In November, Tracy McKay presented about a Caribou Program project looking for cutblock characteristics that are less attractive to moose, deer, and elk. Using silviculture techniques that result in these kinds of cutblocks in caribou ranges could help reduce predation risk for caribou.
Watch a recording of the webinar here
More info about the Caribou Monitoring Unit’s webinar series here.
The links between habitat disturbance, primary prey, shared predators, and decreasing caribou populations are well established, and long-term solutions for caribou recovery will require management to reduce primary prey within caribou ranges. Young forest stands provide habitat for deer, moose and elk, and identifying attributes of forest harvest blocks associated with habitat use, occupancy, and co-occurrence of primary prey and predators could inform forest management practices to decrease spatial overlap between these species and caribou. We used camera and vegetation data collected in harvest blocks during 2018 – 2020 in four west-central Alberta caribou ranges (Little Smoky, A La Peche, Redrock Prairie Creek, and Narraway) to assess: 1) occurrence and co-occurrence of primary prey and predators in relation to habitat and harvest block characteristics, and 2) use of harvest blocks by primary prey in relation to block characteristics and silviculture practices.
We did not detect caribou at any cameras in harvest blocks. Elk and moose occupancy increased with abundance of specific forage species in the block and deciduous forest in the surrounding area. Mule deer occupancy increased with forest age in the surrounding area, and white-tailed deer occupancy decreased with increasing harvest blocks in the surrounding area. Black bear occupancy was influenced by vegetation within blocks, while occupancy of grizzly bears and wolves was influenced by surrounding anthropogenic disturbance. The direct influence of specific forage species on occupancy suggests that altering the amount of preferred forage within blocks could directly impact wildlife use of harvest blocks. Our results also indicate that the surrounding habitat influences wildlife use of harvest blocks at the site level. We also found black bear occupancy was higher when white-tailed deer were present, and grizzly bear occupancy was higher when mule deer were present. These results suggest that deer may be important food sources for bears in our study area, with potential implications for the spatial overlap of bears and caribou within caribou ranges.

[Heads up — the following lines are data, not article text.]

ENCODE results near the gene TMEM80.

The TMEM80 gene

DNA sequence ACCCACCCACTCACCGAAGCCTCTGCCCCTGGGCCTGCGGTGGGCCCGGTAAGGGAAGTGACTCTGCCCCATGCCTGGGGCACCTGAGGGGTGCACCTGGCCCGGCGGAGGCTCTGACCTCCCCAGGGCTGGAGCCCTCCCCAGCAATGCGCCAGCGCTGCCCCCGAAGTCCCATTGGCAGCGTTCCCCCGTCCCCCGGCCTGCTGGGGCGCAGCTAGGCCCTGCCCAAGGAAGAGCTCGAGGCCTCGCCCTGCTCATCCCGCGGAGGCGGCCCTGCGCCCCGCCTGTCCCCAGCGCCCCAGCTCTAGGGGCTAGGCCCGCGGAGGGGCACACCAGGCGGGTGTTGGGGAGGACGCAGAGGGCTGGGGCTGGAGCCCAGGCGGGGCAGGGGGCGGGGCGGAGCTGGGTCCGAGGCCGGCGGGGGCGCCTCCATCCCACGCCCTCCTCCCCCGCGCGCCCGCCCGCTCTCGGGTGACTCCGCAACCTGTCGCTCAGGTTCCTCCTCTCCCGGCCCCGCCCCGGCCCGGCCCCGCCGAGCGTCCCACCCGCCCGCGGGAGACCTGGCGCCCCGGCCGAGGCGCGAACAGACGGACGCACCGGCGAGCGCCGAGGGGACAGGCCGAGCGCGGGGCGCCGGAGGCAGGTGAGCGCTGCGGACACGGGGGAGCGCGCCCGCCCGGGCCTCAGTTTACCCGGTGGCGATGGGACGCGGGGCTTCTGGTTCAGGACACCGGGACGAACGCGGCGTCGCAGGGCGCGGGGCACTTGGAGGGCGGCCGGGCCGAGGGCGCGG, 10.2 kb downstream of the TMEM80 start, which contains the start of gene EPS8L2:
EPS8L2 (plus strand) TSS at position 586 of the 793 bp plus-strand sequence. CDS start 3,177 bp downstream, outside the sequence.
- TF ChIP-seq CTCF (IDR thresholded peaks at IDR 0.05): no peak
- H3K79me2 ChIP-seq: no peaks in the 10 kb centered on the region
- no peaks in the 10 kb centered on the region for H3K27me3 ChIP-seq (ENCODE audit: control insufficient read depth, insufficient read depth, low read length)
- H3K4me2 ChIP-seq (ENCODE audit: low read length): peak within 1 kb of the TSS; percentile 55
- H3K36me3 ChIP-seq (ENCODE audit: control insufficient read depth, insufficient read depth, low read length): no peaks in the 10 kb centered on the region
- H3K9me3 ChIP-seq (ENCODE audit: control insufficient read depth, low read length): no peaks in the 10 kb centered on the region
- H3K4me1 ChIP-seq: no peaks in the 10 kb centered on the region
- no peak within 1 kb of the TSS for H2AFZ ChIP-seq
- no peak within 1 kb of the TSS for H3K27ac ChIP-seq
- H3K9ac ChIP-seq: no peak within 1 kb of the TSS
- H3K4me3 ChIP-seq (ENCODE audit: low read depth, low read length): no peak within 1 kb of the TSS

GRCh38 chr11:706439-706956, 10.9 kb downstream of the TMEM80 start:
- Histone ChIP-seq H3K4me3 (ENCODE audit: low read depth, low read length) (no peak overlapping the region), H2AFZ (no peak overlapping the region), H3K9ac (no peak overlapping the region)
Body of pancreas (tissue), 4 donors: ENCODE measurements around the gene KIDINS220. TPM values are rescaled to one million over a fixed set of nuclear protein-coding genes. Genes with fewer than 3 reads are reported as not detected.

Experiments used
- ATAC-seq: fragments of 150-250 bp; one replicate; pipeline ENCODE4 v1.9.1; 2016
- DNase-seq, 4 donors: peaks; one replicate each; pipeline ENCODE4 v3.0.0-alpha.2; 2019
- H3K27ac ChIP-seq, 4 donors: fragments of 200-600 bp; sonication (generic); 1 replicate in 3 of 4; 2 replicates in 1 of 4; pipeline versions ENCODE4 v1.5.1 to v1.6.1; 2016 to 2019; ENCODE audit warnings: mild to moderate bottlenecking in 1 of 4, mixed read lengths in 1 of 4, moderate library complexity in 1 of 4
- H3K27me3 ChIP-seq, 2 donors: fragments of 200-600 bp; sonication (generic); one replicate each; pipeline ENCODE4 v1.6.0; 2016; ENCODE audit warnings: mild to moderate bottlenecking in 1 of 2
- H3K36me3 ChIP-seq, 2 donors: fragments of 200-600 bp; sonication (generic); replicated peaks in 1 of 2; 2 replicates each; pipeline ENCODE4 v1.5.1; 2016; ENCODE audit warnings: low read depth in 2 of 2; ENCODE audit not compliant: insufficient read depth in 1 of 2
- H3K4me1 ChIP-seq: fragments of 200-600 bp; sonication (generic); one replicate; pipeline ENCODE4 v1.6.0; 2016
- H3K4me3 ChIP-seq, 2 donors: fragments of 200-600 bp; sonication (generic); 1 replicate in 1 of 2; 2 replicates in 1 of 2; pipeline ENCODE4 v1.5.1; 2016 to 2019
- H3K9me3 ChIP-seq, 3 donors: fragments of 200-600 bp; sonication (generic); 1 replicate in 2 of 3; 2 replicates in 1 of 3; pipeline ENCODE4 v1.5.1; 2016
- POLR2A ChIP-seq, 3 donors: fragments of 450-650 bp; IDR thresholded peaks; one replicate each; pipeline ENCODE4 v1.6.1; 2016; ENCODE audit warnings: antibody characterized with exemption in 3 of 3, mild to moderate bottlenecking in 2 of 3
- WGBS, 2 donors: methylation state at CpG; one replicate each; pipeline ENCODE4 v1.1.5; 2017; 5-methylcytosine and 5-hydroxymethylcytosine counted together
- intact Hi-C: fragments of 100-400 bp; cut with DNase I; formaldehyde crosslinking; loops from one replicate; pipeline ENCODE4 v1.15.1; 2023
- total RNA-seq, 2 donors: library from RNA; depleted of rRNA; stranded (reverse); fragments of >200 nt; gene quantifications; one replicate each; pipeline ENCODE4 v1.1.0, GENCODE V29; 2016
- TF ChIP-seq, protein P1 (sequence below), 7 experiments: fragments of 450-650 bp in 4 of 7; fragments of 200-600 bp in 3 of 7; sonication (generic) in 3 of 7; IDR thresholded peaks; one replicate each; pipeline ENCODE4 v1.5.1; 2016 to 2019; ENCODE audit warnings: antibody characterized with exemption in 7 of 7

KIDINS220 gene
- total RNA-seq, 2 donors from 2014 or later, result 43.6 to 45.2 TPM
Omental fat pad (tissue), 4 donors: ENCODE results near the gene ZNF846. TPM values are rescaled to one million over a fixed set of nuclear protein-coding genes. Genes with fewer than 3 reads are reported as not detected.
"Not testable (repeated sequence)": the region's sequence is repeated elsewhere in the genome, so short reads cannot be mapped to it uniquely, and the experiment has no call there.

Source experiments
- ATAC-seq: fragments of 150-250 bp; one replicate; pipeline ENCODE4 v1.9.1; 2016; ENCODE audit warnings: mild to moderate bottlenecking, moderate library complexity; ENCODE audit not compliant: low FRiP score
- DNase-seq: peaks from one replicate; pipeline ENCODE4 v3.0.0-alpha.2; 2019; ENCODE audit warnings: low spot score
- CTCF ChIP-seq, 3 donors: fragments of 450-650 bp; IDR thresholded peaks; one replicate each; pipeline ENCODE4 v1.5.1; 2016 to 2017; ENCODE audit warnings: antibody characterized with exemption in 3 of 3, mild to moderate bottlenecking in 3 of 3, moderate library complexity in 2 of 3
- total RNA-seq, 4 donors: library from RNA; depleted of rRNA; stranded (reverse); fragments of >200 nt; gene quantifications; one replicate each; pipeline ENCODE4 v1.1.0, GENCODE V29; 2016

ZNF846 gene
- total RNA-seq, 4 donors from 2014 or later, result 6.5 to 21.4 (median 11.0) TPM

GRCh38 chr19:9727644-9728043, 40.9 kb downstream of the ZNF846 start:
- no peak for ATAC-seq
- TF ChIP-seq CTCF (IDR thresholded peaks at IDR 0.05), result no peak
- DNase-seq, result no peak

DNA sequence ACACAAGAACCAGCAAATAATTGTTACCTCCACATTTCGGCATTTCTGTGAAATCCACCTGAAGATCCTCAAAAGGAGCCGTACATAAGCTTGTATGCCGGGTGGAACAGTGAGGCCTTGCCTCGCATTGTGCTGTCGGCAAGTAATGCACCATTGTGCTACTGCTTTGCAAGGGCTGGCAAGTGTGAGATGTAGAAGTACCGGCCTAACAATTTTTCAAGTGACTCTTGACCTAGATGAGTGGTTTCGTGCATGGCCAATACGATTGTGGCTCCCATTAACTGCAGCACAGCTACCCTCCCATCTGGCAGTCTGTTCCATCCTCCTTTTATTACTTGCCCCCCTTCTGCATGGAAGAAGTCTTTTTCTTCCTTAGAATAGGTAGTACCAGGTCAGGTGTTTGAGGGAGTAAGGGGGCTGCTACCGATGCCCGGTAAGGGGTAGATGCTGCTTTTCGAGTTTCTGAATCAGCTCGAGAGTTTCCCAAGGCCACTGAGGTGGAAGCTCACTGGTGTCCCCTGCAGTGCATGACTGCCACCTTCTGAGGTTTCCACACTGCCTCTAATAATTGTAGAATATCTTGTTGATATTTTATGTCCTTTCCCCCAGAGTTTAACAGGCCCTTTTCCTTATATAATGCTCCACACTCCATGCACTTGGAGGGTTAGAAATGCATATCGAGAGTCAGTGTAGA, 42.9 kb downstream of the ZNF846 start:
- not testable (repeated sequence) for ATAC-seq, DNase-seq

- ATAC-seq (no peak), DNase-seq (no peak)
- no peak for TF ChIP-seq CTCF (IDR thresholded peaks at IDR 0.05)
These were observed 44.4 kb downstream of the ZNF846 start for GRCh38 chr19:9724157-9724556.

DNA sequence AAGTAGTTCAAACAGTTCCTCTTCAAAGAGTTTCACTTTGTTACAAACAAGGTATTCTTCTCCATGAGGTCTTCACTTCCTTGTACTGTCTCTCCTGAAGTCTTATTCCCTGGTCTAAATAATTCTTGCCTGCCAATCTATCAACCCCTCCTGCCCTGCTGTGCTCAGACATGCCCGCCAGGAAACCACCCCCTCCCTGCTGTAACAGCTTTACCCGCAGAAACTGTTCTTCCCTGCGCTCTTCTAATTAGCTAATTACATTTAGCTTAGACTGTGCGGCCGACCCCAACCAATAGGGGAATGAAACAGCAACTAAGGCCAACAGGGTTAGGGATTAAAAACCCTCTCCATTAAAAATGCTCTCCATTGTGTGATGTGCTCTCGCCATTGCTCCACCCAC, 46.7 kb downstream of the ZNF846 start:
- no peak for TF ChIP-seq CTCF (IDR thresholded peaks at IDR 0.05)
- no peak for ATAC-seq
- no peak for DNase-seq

In our analysis of the use of harvest blocks in relation to block characteristics and silviculture practices, we found that elk, moose, and white-tailed deer used blocks with higher abundance of specific forage species, and moose, mule deer, and white-tailed deer used blocks with lower densities of pine planted. Most forage species are considered as competitors for planted tree species, and these results suggest that silviculture methods used to control specific forage species and establish high densities of pine could meet forestry goals and reduce primary prey use of harvest blocks.
Our results indicate it is important to include both the characteristics within and surrounding harvest blocks when considering predator and prey distribution. In addition, the relationships we observed in multi-species models illustrate that higher local occupancies of prey species could directly increase spatial overlap of bears and caribou, resulting in increased caribou predation risk. Finally, our results suggest that specific forestry practices could directly influence primary prey use of harvest blocks.